From: "M. T. Hollinger"
Subject: Derek's Memorial
Hi. I'm deeply saddened by the news of Derek's
passing; we were friends since high school (1982
or so). Although I'm drawing a mental blank, at
the moment, on appropriate profundities, my
mother (Ruth Robertson) had this to say:
Derek will live forever in my mind as the
sixteen-year-old who thought "Godel, Escher and
Bach" was fun reading on a sleepless morning.
From: Liz Hagen
Subject: Remembering Derek
I spent Christmas 1995 with Derek at his sister
Melanie's home in Columbia, MD.
He was a quiet man. We didn't talk much. But
late at night I heard the sounds of music in the
next room. Derek was playng his guitar to his
sister Rowena, before she fell asleep.
I'll remember his music, and his kindness.
From: "Raaven O'Quinn"
Subject: Memories of Derek
I have a lovely memory of the night of my 18th
birthday; I & friends Wendy & Persephone were
hanging out in one of our Crosby 2nd floor
rooms, when who should come strolling down the
hall, but 4 out of 5 Dentists! They came in, we
all chatted awhile & Derek learned it was my
birthday. He insisted that they serenade me for
such a milestone event! I ended my 18th
birthday in wonderful, loving company, with
bizarre music and lots of laughter. It's one I
won't soon (hopefully ever) forget!
From: Jim Muller
It always made me happy to be around Derek. He
had a great deal of wit: linguistic, goofy, and
otherwise. Derek was fundamentally gregarious.
He thought the things most worth doing were
group projects, so the social atmosphere around
him was dense. For a long time, he had a sort
of weekly afternoon party where people who
hadn't necessarily met before got together to
play music. This was Derek.
Shortly after I met Derek, I told Lambert about
some fun thing I had done with Derek and his
linguist house mates, and Lambert said "I like
those guys at the linguini co-op. They're cool
people". The turn of phrase has always stuck
with me, because it had part of the whimsy that
I remember Derek for many little things: playing
word games on his blackboard; staying up very
late on slight excuses; discussing the Sunday
paper; the lyrics of his songs; But best of all,
I remember Derek for the long, silly
constructions he, Boris, and others would work
out as a group (SNOW: the Salt No One Wants) and
the system of pauses and emphasis he used when
delivering his short witticisms. Like a zillion
others, I miss him.
Subject: D.A. Gross
To whom it may concern,
I just wanted to write to express my sympathy
for the loss of Derek. Even though I did not
know him at all and simply read about him in the
New York Times obituary, I was saddened because
he seems to have been an incredible human being.
Please accept my sincere sympathy and know that
my life would have been enriched had I known
Derek through his linguistic and musical
abilities. He sounds like a person I would have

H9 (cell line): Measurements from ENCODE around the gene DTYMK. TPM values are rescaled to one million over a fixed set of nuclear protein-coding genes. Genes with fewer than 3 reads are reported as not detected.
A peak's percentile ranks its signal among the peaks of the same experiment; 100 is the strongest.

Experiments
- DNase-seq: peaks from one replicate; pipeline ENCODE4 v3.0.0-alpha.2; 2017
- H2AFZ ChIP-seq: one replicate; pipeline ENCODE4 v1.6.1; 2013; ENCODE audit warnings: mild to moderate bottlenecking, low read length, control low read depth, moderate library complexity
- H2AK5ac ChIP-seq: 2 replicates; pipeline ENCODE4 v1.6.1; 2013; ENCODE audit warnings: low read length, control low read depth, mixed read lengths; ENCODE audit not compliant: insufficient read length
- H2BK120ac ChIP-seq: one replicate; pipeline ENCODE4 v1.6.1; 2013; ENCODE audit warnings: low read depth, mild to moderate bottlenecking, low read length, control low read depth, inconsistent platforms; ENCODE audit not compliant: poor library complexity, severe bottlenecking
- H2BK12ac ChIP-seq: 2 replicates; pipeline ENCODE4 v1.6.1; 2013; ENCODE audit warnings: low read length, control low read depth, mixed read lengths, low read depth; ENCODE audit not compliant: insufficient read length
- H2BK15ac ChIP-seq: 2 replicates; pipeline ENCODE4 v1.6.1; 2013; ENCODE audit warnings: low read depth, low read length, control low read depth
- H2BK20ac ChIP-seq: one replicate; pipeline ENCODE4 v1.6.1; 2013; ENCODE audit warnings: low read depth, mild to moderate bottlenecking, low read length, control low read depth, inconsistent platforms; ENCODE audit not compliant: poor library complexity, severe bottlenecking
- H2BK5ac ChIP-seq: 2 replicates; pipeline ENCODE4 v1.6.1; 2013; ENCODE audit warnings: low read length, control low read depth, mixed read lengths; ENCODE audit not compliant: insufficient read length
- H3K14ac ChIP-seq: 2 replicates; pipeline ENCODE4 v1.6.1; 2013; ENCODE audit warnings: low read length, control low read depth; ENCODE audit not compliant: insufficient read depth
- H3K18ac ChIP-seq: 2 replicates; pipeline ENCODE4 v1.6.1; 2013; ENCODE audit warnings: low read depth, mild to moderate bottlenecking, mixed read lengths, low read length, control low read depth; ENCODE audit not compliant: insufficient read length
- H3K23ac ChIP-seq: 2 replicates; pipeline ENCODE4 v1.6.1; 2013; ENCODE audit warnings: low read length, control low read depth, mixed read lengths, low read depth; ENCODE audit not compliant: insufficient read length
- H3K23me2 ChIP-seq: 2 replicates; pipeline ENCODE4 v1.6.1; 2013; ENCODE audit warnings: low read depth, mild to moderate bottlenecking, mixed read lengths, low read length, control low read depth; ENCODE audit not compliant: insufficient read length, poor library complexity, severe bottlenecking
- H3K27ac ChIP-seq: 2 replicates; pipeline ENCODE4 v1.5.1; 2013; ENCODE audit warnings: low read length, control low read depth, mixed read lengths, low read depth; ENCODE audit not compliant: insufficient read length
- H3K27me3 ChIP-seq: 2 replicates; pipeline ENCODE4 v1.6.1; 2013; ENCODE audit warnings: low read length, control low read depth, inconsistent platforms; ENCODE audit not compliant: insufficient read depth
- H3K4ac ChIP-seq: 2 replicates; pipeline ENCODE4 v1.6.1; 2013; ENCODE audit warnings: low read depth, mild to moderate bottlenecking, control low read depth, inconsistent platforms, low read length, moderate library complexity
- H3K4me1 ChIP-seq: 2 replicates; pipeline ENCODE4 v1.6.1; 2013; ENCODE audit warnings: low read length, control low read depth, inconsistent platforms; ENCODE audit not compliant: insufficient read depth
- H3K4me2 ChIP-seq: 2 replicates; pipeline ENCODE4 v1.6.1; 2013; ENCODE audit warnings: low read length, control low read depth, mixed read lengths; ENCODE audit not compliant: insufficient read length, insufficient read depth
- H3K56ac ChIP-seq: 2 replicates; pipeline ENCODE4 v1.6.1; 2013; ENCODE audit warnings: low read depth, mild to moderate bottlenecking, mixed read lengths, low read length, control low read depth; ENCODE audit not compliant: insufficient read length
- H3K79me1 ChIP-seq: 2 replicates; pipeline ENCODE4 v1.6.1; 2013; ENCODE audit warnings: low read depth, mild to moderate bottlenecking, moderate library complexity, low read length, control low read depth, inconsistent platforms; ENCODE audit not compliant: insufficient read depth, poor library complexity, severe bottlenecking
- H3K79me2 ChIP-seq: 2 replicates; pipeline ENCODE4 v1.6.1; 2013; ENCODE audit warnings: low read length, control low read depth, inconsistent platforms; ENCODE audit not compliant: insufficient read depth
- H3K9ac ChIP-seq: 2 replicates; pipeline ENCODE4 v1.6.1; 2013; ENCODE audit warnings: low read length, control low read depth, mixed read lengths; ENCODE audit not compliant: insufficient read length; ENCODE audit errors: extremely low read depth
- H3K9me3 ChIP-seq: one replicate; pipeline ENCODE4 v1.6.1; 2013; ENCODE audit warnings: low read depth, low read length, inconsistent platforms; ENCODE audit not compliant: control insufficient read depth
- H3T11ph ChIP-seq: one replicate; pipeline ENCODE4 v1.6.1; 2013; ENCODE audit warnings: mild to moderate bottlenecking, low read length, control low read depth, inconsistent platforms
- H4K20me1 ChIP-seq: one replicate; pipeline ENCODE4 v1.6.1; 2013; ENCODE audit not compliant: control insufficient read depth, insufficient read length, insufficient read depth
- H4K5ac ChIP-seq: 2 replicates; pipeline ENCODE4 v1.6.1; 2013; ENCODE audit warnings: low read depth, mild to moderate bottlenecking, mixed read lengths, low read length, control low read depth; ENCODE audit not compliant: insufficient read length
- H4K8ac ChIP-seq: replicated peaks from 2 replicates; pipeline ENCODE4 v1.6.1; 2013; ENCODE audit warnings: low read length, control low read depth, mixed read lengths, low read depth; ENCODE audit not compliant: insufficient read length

loved to have been friends with.
From: Marley Mills
To: 'Rocker Reflector'
I know this is late in coming, but I just got
around to looking at Derek's home page. Derek
and I were frosh together way back in the long
ago; not close but we had a lot of friends in
common; and over the years as two of the few
folks we've spent some May evenings hanging out
It was one thing to hear Derek had died. I guess
I wasn't completely surprised, since he'd missed
Reunion this year and I almost figured he'd
_have_ to be deathly ill to do that. I was sad
to lose another person from our class of 84, sad
to think of Derek's voice not singing at Reunion
What absolutely blew me away, though, was
reading about his illness in his words on his
I work on the thoracic surgery unit at a local
hospital. I deal literally every day with people
who have the same disease, treatment, and side
effects, the same fears, plans, wishes as Derek
did. I often help these people chose how to
spend the last months, weeks, days of their
lives. I talk to them about how they want to die
and what they are afraid of and what they hope
for. I help their families deal with all of
these things, while they are also trying to
successfully navigate a medical bureaucracy that
puts the Pentagon to same in its complexity.
I love this part of my job. It is important
work, and I'm good at it. It is not, in general,
depressing, because if you do this long enough
you learn how to redefine success and hope in
ways that let you hold on to your heart and your
sanity at the same time.
But reading Derek's last update, written three
days before he died, had tears running like
rain. Not because it's sad, though it is. I'm
not sure what it is, to tell the truth, that set
me off, but I think it has something to do with
the difference between helping a person work
through their dying, and listening to a friend
tell you what their dying is like. Does this
make any sense?
Anyway, I hope that all of the people I help
along at the hospital have as many friends and
are as supported as Derek obviously was.
I wish I could tell him "thanks" for teaching me
a few lessons about the patients who let me into
Marley ('84, '92)
From: Kilissa & Cathy
Hi, Paul. I got the announcement of the memorial
service for Derek in September. Unfortuntately,
Cathy and I won't be able to be there in person,
but we will be thinking of Derek, and all those
of you we met along with Derek.
I was sincerely sorry to hear about his death. I
didn't know he had cancer until you told us a
few weeks ago. It's so sad. I just remember
having such a great time coming to Boston --
doing gigs with the Humounculi, chilling out and
eating ice cream somewhere in Cambridge. Derek
lent us this cool tape of "Madwomen in the